Police in Denver revealed to be indiscriminately monitoring social media content


Denver is famed around the world as the home of the Bronco’s, the hub of the 19th-century gold rush, and the gateway to the Rocky Mountains. But now it is developing another reputation; for being somewhere it is impossible to post on social media in private.

That’s because it has been revealed that the Denver Police have been spending huge sums on surveillance software which indiscriminately monitors and records social media activity in the areas where it is employed.


The software in question comes from a company called Geofeedia Inc., and takes the form of location-based platform which can intercept the online posts to more than a dozen of the most popular social media sites, including Facebook, Twitter, Instagram, Periscope, Vine, Flickr, and YouTube, aggregate them, and retain them for future use by the police.

The software is not unique. Similar tools are used in other cities in the USA. But Denver has been caught out using confiscated funds to pay for the service, And their bill amounts to a whopping $30,000 a month.

The source of the funding for the software means that approval will have been given by the Denver Police Chief, Robert White himself, according to documents seen by the Daily Dot. Despite this, the Denver Police refused to comment on the use of the tools and refused to release further documents about it.

However, other police forces have gone on record to defend the use of such software in the past. They have argued that it is often able to provide information which allows them to identify drug dealers, guns in sensitive locations (especially schools), and also witness to crimes who may help them to solve it.

Privacy Intrusion

No obvious problems with that. But the key word in this article so far is ‘indiscriminate’. Because tools such as the ones Geofeedia are providing to the Denver Police work by simply hoovering up every single social media post from everyone. Whether you are guilty or innocent of an offence; a direct eyewitness, or half a city away; all of your social media content in Denver is collected, analysed and stored by the police.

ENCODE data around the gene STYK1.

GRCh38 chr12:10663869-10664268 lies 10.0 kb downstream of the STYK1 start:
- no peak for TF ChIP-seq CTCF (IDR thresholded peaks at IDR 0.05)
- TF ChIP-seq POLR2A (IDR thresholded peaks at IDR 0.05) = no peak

Jay Stanley, who works as a senior policy analyst at the American Civil Liberty Union (ACLU) told the Daily Dot it was a bad idea to permit the American police to engage in mass monitoring of the social media posts of every US citizen.

“In the U.S. we’ve never had a secret police that circulates around civil society just looking for anybody saying anything suspicious,” he said. “We shouldn’t have an online equivalent either.”

He also questioned whether the use of such software might be considered a violation of the First Amendment which allows for freedom of speech, suggesting that if the police are monitoring social media, that may cause people to self-censor what they say for fear of potential repercussions.

Stephanie Lacambra of the Electronic Frontier Foundation (EFF) went even further saying that the use of such tools was “incredibly troubling for the preservation of individual privacy.” In particular, she highlighted the risk of abuse of the data collected, both by the police themselves and others who may be able to access it.

Not just Denver

Whilst it is the Denver Police who have been caught out using the software, they are far from alone. The Baltimore Sun newspaper has reported on their own police forces use of Geofeedia software, and it is implausible to think that these two cities are alone.

The US public has been given enough reason to doubt their online freedom following the Edward Snowden revelations. With revelations such as these, they will be beginning to wonder not if their online data is private, but just how many government agencies are watching them online.

It is little wonder that more and more are turning to privacy tools such as VPNs to help ensure their online content remains private. It will be no surprise if there is a spike in users in the Denver region following this report.

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